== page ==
Manav Gupta -- Credit Suisse -- Analyst

Thank you.

Operator

Thank you. Our next question is coming from Paul Sankey of Sankey Research. Please go ahead.

Paul Sankey -- Sankey Research -- Analyst

Good morning, everyone. 

Joe Gorder -- Chairman and Chief Executive Officer

Hello, Paul. 

Paul Sankey -- Sankey Research -- Analyst

It's a long time since we've worried about natural gas prices. Can you remind me what the sensitivity -- the sort of rule of thumb you guys use for how battle-good it is and how much that's changed since it's been 10 years or so since it's really been a problem? Has your asset base changed in terms of its sensitivity? Thanks.

Lane Riggs -- President and Chief Operating Officer

This is Lane. It's still about $1 change per million Btu. It's about $0.20, $0.22 per barrel for us.

Paul Sankey -- Sankey Research -- Analyst

Great. Lane, while I have you, the crude slate has changed a lot over that period as well. Nothing from Venezuela. Very low, Saudi.

Plenty from Canada. Issues with Mexico. Can you just talk about -- and also notably some significant discounts, for example, West Africa to Brent, Dubai to Brent. Can you talk a bit about how you're managing the crude market? Thanks.

Lane Riggs -- President and Chief Operating Officer

I'll let my good friend Gary answer that question.

Gary Simmons -- Executive Vice President and Chief Commercial Officer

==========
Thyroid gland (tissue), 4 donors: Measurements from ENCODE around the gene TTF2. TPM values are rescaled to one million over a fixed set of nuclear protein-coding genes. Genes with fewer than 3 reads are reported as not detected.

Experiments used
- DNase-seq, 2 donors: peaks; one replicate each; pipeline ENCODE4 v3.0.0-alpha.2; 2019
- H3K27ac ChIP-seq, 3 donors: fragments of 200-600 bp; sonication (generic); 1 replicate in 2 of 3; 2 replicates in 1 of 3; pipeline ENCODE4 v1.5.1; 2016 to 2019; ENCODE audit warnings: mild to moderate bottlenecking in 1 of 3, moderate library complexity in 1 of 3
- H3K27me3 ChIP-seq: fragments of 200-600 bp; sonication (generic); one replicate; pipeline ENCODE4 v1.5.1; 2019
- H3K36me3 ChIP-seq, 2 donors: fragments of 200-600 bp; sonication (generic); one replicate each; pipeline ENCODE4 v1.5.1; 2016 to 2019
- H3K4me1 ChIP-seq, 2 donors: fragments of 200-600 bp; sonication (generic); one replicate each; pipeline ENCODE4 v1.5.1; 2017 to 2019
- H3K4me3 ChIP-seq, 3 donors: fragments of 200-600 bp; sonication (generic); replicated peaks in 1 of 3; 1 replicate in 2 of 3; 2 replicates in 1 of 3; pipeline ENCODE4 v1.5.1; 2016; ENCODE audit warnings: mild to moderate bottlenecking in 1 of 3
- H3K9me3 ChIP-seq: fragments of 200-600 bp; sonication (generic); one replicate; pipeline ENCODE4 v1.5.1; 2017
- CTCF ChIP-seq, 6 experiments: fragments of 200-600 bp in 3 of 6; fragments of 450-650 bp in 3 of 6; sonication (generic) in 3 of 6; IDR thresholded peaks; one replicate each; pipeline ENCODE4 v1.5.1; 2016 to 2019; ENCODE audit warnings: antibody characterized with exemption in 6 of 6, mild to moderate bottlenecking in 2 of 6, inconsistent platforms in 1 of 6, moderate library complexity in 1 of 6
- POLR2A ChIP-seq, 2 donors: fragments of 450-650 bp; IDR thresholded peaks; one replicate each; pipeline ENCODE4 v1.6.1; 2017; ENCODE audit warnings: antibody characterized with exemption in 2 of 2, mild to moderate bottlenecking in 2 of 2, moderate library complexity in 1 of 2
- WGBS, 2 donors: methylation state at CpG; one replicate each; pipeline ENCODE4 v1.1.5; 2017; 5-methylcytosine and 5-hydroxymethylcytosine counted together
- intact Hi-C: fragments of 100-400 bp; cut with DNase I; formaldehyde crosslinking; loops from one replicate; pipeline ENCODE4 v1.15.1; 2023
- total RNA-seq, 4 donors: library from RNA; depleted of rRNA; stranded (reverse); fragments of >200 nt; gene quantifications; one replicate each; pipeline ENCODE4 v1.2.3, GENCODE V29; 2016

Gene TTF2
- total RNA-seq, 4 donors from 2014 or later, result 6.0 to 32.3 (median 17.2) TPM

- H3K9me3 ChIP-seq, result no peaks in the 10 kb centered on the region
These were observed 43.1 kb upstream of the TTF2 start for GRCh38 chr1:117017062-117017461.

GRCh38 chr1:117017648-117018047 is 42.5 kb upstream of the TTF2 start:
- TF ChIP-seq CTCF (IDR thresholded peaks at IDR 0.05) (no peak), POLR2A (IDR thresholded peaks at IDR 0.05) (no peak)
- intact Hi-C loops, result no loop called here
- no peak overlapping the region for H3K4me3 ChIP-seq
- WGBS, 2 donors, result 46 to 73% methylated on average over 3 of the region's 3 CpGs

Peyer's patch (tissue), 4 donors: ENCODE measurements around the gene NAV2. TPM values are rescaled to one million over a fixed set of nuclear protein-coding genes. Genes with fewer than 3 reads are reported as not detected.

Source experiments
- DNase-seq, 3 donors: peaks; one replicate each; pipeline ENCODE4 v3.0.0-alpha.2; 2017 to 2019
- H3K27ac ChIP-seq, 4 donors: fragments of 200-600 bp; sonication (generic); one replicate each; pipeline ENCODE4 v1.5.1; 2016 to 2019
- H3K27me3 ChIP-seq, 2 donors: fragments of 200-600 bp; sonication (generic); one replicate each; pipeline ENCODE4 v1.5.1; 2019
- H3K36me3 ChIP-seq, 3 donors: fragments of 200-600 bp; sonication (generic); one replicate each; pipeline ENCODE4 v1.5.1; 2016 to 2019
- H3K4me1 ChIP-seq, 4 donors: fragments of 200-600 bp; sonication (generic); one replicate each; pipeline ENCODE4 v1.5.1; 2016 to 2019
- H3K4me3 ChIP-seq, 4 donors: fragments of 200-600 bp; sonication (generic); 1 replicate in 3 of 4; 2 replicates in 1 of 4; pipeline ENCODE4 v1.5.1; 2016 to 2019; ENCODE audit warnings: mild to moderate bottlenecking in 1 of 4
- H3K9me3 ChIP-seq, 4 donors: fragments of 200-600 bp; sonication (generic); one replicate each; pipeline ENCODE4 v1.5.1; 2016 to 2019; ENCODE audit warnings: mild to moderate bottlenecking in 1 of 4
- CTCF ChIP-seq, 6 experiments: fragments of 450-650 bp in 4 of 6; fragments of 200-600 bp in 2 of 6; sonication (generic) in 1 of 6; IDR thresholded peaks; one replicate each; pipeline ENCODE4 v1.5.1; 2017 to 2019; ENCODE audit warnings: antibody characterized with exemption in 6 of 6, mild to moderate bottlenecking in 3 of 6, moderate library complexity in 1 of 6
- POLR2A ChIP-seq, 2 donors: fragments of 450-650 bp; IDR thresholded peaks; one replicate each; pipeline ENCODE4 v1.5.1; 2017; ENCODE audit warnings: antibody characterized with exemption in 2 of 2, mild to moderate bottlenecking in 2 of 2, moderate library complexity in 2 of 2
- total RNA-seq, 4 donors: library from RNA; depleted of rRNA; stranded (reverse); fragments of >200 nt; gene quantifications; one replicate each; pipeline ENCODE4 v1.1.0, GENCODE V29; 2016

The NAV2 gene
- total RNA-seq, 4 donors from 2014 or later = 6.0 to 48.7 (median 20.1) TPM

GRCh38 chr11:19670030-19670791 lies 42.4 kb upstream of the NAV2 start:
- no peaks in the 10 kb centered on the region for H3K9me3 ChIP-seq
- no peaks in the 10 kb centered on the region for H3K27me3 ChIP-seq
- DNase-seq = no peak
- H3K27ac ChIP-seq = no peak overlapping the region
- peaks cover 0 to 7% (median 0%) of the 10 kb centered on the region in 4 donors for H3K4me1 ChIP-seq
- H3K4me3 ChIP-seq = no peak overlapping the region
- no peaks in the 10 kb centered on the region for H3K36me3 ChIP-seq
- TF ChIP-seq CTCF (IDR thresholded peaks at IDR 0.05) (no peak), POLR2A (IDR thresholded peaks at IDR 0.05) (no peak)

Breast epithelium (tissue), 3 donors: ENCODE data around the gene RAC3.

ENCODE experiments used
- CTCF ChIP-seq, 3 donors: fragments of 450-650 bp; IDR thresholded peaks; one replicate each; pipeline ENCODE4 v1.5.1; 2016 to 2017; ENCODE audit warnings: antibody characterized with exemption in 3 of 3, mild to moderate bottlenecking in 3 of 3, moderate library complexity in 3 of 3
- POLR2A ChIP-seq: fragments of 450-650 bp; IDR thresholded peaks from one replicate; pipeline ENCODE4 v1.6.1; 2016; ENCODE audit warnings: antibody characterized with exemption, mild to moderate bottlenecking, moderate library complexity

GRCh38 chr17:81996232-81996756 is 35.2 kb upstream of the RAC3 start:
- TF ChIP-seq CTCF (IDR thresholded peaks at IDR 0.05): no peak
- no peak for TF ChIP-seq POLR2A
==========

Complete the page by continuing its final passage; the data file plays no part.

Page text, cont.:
So far, today, if you look, we're seeing the widest margin in some of the heavy feedstocks we run. You mentioned heavy Canadian has good margins. Some of the fuel blend stocks that we're running today have good margin. In terms of the other light sweet to medium sour, it kind of comes and goes.

If you look at today's market, it would favor light sweet over medium sours. But in general, what we're seeing is kind of in our Gulf Coast assets. As you move east in the Gulf, you tend to have better economics on the medium sours. And as you move west, it favors running more light sweet.

Paul Sankey -- Sankey Research -- Analyst

Got it. Has the lower amount of crude coming out of the U.S. itself had a major impact?

Gary Simmons -- Executive Vice President and Chief Commercial Officer

No. As long as we are still exporting crude, that really kind of sets the Brent TIR, and we're a long ways from getting to a point where we're not in the ag markets.

Paul Sankey -- Sankey Research -- Analyst

Yeah, that makes sense. Back to the rule of thumb for my final part. What's your sensitivity to jet fuel if there's a way of framing that? Because obviously, if we see that come back -- I would have thought it's the highest-margin product you guys produce. I just wondered maybe what the opportunity cost has been of the lost jet fuel or what the issues have been around operations.

Thanks.

Lane Riggs -- President and Chief Operating Officer

This is Lane. So, I would tell you that I don't know if I would -- Gary would -- I wouldn't consider. It's all a matter of optimization. If you look at it historically, you've had the RIN in it, so you can compare jet to ULSD and you can sort of see what it -- almost always the industry [Inaudible] out to the penny.